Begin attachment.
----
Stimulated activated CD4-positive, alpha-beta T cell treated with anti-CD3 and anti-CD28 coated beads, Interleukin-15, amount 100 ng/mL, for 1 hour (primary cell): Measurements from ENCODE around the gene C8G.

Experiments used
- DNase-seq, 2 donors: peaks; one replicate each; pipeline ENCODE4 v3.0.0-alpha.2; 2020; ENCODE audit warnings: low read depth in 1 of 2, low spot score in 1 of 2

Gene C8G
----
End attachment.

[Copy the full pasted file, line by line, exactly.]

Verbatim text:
Stimulated activated CD4-positive, alpha-beta T cell treated with anti-CD3 and anti-CD28 coated beads, Interleukin-15, amount 100 ng/mL, for 1 hour (primary cell): Measurements from ENCODE around the gene C8G.

Experiments used
- DNase-seq, 2 donors: peaks; one replicate each; pipeline ENCODE4 v3.0.0-alpha.2; 2020; ENCODE audit warnings: low read depth in 1 of 2, low spot score in 1 of 2

Gene C8G